Kaiser Wilhelm II

Kaiser Wilhelm II

Wilhelm, the son of Prince Frederick Wilhelm of Prussia and Victoria, daughter of Queen Victoria, was born in Berlin in 1859. He received a strict military and academic education at the Kassel Gymnasium and the University of Bonn.

In 1888 Wilhelm II became the 9th King of Prussia and the 3rd Emperor of Germany. Two years later he quarrelled and dismissed the German Chancellor, Otto Bismark. For the next few years Wilhelm, who loathed parliamentary democracy, acted as an autocratic monarch. A strong opponent of socialism, Wilhelm was a passionate supporter of German militarism and imperialism. Despite the fact he was Queen Victoria's grandson, Wilhelm pursued an anti-British foreign policy. He also gave support to South Africa during the Boer War but later unsuccessfully attempted Anglo-German reconciliation.

In 1908 Wilhelm suffered a nervous breakdown and played a less dominant role in German government for the next few years. However he continued to support German imperialism and backed Alfred von Tirpitz when he suggested building a navy to match the British Navy.

Like his chancellor, Theobald von Bethmann-Hollweg, he encouraged Austro-Hungarian aggression after the assassination of Archduke Franz Ferdinand. Although he favoured a limited war Wilhelm was unhappy when the conflict developed into a world war.

Wilhelm was Commander-in-Chief of the armed forces during the First World War. However, the real power was now in the hands of the military, and the decision to replace Erich von Falkenhayn by Paul von Hindenburg, as Army Chief of Staff in August 1916, was taken against his wishes. His son, Prince Wilhelm, was a field commander on the Western Front throughout the war.

William was forced to abdicate on 9th November, 1918. He fled the country with the rest of his family and lived in Holland for the rest of his life. Wilhelm, who wrote two volumes of autobiography, Memoirs 1878-1918 (1922) and My Early Life (1926) died in 1941.

Italian cartoon (1915)
Italian cartoon (1915)
© , September 1997 - April 2014

Primary Sources

(1) Kaiser Wilhelm II gave an interview to the Daily Telegraph that was published on 28th October 1908.

Germany is a young and growing empire. She has a world-wide commerce which is rapidly expanding and to which the legitimate ambition of patriotic Germans refuses to assign any bounds. Germany must have a powerful fleet to protect that commerce and her manifold interests in even the most distant seas. She expects those interests to go on growing, and she must be able to champion them manfully in any quarter of the globe. Her horizons stretch far away. She must be prepared for any eventualities in the Far East. Who can foresee what may take place in the Pacific in the days to come, days not so distant as some believe, but days at any rate, for which all European powers with Far Eastern interests ought steadily to prepare?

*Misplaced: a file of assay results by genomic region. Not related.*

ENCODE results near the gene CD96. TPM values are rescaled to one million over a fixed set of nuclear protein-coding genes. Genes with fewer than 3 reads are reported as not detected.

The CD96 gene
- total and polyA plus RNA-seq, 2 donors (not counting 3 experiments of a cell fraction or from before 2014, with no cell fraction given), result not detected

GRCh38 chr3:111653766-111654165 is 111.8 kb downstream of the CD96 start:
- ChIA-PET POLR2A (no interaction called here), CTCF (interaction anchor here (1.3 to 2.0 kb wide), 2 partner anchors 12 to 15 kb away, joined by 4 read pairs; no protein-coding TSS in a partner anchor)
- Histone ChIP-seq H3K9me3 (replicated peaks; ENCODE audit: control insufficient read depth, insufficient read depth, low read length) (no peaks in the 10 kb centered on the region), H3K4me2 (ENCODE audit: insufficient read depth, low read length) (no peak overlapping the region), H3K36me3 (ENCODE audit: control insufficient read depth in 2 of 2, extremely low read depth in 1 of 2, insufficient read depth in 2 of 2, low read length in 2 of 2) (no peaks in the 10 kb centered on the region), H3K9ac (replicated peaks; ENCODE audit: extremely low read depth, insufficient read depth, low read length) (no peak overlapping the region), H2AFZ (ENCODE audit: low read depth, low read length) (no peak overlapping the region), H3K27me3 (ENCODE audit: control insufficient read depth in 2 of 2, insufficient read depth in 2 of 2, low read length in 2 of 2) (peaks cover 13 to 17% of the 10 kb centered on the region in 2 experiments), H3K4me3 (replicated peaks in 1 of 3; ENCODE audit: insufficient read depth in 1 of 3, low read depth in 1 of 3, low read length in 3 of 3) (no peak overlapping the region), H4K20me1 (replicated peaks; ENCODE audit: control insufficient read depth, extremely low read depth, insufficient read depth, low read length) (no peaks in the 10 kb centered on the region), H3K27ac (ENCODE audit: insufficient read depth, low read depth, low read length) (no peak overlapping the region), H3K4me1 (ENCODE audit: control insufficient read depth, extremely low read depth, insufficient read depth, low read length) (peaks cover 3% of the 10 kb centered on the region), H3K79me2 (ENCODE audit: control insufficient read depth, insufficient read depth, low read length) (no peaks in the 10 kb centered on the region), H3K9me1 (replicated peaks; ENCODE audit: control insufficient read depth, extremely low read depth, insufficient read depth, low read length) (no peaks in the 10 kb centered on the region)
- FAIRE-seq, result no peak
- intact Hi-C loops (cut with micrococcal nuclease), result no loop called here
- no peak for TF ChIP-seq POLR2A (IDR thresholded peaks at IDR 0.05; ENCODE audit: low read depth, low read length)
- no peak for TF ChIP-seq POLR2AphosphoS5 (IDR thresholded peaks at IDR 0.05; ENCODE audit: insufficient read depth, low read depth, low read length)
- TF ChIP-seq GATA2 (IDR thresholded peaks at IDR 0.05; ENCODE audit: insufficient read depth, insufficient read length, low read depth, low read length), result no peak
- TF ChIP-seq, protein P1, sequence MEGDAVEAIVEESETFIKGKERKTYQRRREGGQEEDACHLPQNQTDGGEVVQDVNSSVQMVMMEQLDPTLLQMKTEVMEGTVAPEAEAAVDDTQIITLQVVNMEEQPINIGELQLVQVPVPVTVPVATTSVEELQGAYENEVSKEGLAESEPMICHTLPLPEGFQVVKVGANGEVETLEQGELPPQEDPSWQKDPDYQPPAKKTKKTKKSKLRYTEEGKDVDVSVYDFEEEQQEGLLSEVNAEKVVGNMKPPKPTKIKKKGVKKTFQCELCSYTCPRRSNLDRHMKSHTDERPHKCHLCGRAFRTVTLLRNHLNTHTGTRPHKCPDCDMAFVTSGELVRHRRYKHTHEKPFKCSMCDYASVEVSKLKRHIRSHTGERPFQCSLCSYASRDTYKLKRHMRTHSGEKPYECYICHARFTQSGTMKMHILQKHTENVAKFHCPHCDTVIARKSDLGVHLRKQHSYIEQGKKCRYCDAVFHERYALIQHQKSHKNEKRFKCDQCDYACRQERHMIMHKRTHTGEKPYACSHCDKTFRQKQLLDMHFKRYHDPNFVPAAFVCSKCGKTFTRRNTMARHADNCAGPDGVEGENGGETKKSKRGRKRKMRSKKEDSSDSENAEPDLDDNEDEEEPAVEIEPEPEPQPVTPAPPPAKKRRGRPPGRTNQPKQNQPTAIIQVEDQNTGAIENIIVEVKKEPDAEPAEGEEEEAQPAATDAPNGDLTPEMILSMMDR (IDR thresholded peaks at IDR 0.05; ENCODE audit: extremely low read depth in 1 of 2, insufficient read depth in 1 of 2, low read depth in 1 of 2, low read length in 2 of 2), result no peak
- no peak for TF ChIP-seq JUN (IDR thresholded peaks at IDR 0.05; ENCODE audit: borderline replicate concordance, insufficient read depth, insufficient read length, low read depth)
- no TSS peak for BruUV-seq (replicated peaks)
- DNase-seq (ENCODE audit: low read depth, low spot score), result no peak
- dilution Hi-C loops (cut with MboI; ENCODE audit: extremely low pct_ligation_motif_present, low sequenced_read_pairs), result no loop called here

Look at the accomplished rise of Japan; think of the possible national awakening of China; and then judge of the vast problems of the Pacific. Only those powers that have great navies will be listened to with respect when the future of the Pacific comes to be solved; and if for that reason only, Germany must have a powerful fleet. It may even be that England herself will be glad that Germany has a fleet when they speak together on the same side in the great debates of the future.

(2) Sir Edward Grey, Britain's foreign secretary, wrote an article in response to the comments made by Kaiser Wilhelm II in the Daily Telegraph (November, 1908)

The German Emperor is ageing me; he is like a battleship with steam up and screws going, but with no rudder, and he will run into something some day and cause a catastrophe. He has the strongest army in the world and the Germans don't like being laughed at and are looking for somebody on whom to vent their temper and use their strength. After a big war a nation doesn't want another for a generation or more. Now it is 38 years since Germany had her last war, and she is very strong and very restless, like a person whose boots are too small for him. I don't think there will be war at present, but it will be difficult to keep the peace of Europe for another five years.

(3) The Austrian ambassador summarised the the thoughts of Kaiser Wilhelm II after a meeting with him on 5th July 1914.

First His Majesty assured me that he had expected severe measures on our part in regard to Serbia, but he must confess that as a result of the analysis given by our august Sovereign he must not lose sight of possible serious European complications.

When I laid great emphasis on the seriousness of the situation, His Majesty authorized me to convey to our august Sovereign that even in that case we may reckon on full support from Germany. He did not in the least doubt that Herr von